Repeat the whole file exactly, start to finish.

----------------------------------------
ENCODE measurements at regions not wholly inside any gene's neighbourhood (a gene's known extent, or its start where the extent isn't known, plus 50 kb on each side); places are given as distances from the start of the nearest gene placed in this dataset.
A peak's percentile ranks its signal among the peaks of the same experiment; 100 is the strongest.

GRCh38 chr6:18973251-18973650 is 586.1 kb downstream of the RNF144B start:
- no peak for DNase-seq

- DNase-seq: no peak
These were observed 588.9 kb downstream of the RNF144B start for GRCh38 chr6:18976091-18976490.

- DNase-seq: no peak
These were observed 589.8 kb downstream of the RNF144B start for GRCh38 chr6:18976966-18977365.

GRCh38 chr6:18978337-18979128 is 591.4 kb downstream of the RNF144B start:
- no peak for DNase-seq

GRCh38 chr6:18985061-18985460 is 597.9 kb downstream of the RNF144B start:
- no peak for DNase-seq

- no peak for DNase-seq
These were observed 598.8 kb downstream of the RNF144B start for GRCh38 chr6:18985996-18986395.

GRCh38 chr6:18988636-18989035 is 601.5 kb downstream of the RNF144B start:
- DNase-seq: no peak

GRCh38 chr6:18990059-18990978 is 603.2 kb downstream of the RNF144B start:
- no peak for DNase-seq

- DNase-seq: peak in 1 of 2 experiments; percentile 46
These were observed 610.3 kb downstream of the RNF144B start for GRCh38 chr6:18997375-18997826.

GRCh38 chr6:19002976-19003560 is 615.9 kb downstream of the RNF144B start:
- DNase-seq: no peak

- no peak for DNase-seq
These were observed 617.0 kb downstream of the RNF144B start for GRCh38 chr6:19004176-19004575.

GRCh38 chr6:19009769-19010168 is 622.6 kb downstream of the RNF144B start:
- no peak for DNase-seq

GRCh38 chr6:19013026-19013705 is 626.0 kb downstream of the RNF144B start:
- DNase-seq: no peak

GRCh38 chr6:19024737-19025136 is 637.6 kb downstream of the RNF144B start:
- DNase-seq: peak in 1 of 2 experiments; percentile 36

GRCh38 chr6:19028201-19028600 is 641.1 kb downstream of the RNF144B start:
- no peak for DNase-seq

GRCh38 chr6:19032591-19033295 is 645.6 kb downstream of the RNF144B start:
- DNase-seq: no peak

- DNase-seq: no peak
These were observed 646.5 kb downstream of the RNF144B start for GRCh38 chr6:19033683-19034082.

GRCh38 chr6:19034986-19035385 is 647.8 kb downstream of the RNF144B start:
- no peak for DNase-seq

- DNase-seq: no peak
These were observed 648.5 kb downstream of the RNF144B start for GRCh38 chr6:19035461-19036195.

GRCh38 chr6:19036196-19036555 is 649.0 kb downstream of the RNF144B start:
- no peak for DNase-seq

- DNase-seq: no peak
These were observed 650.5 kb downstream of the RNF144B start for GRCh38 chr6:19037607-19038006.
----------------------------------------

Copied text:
ENCODE measurements at regions not wholly inside any gene's neighbourhood (a gene's known extent, or its start where the extent isn't known, plus 50 kb on each side); places are given as distances from the start of the nearest gene placed in this dataset.
A peak's percentile ranks its signal among the peaks of the same experiment; 100 is the strongest.

GRCh38 chr6:18973251-18973650 is 586.1 kb downstream of the RNF144B start:
- no peak for DNase-seq

- DNase-seq: no peak
These were observed 588.9 kb downstream of the RNF144B start for GRCh38 chr6:18976091-18976490.

- DNase-seq: no peak
These were observed 589.8 kb downstream of the RNF144B start for GRCh38 chr6:18976966-18977365.

GRCh38 chr6:18978337-18979128 is 591.4 kb downstream of the RNF144B start:
- no peak for DNase-seq

GRCh38 chr6:18985061-18985460 is 597.9 kb downstream of the RNF144B start:
- no peak for DNase-seq

- no peak for DNase-seq
These were observed 598.8 kb downstream of the RNF144B start for GRCh38 chr6:18985996-18986395.

GRCh38 chr6:18988636-18989035 is 601.5 kb downstream of the RNF144B start:
- DNase-seq: no peak

GRCh38 chr6:18990059-18990978 is 603.2 kb downstream of the RNF144B start:
- no peak for DNase-seq

- DNase-seq: peak in 1 of 2 experiments; percentile 46
These were observed 610.3 kb downstream of the RNF144B start for GRCh38 chr6:18997375-18997826.

GRCh38 chr6:19002976-19003560 is 615.9 kb downstream of the RNF144B start:
- DNase-seq: no peak

- no peak for DNase-seq
These were observed 617.0 kb downstream of the RNF144B start for GRCh38 chr6:19004176-19004575.

GRCh38 chr6:19009769-19010168 is 622.6 kb downstream of the RNF144B start:
- no peak for DNase-seq

GRCh38 chr6:19013026-19013705 is 626.0 kb downstream of the RNF144B start:
- DNase-seq: no peak

GRCh38 chr6:19024737-19025136 is 637.6 kb downstream of the RNF144B start:
- DNase-seq: peak in 1 of 2 experiments; percentile 36

GRCh38 chr6:19028201-19028600 is 641.1 kb downstream of the RNF144B start:
- no peak for DNase-seq

GRCh38 chr6:19032591-19033295 is 645.6 kb downstream of the RNF144B start:
- DNase-seq: no peak

- DNase-seq: no peak
These were observed 646.5 kb downstream of the RNF144B start for GRCh38 chr6:19033683-19034082.

GRCh38 chr6:19034986-19035385 is 647.8 kb downstream of the RNF144B start:
- no peak for DNase-seq

- DNase-seq: no peak
These were observed 648.5 kb downstream of the RNF144B start for GRCh38 chr6:19035461-19036195.

GRCh38 chr6:19036196-19036555 is 649.0 kb downstream of the RNF144B start:
- no peak for DNase-seq

- DNase-seq: no peak
These were observed 650.5 kb downstream of the RNF144B start for GRCh38 chr6:19037607-19038006.